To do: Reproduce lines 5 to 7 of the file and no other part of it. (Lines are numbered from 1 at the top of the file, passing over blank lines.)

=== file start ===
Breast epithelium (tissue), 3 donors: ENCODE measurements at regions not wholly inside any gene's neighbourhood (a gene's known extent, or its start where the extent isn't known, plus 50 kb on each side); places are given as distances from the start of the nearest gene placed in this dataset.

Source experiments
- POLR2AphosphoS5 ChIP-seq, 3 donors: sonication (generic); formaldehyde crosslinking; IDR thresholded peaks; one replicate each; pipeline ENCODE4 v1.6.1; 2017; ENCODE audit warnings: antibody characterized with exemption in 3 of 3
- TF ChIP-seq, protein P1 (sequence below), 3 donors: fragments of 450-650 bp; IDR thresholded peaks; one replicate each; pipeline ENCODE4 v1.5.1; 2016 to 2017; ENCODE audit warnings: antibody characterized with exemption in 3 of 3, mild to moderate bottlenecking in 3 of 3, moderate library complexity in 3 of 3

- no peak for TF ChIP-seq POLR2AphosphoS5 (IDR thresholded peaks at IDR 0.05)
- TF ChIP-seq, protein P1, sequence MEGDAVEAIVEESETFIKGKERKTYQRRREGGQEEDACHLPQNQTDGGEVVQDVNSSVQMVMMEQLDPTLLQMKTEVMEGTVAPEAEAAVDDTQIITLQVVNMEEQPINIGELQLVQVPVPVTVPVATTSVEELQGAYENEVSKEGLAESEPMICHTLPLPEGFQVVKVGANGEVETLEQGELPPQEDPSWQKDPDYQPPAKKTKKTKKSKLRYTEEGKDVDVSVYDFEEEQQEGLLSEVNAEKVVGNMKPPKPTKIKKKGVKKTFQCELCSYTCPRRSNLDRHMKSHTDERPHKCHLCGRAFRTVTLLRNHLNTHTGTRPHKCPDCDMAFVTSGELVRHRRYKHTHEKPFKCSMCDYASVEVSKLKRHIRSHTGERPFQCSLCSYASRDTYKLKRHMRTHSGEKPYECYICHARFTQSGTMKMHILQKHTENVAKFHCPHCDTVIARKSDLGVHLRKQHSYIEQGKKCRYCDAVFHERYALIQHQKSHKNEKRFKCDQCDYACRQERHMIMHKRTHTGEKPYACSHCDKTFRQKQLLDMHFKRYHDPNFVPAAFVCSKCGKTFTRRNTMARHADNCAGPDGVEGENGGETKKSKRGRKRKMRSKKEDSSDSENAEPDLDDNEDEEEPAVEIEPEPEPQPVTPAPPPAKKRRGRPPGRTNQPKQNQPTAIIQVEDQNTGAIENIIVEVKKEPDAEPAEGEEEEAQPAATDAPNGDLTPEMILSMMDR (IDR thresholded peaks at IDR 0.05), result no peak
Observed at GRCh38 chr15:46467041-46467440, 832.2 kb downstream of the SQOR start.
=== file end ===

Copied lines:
- no peak for TF ChIP-seq POLR2AphosphoS5 (IDR thresholded peaks at IDR 0.05)
- TF ChIP-seq, protein P1, sequence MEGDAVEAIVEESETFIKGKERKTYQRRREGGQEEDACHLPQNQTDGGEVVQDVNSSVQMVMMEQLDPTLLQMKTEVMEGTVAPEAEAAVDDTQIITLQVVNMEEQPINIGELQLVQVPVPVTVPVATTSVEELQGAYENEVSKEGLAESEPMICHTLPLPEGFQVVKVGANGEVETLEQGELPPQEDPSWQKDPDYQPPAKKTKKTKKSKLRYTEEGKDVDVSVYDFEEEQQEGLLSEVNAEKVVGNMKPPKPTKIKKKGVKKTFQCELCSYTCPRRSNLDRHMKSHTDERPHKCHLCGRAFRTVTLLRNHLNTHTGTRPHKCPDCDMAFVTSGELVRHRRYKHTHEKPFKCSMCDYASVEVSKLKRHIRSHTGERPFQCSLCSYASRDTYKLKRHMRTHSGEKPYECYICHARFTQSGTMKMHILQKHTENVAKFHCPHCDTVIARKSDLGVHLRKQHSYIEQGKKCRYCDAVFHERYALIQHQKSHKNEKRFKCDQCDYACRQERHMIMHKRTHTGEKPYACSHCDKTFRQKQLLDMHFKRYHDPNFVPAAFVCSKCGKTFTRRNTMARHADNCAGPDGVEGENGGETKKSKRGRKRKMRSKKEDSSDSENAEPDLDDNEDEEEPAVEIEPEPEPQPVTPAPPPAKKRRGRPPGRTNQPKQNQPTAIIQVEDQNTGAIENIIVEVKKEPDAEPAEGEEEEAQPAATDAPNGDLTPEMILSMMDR (IDR thresholded peaks at IDR 0.05), result no peak
Observed at GRCh38 chr15:46467041-46467440, 832.2 kb downstream of the SQOR start.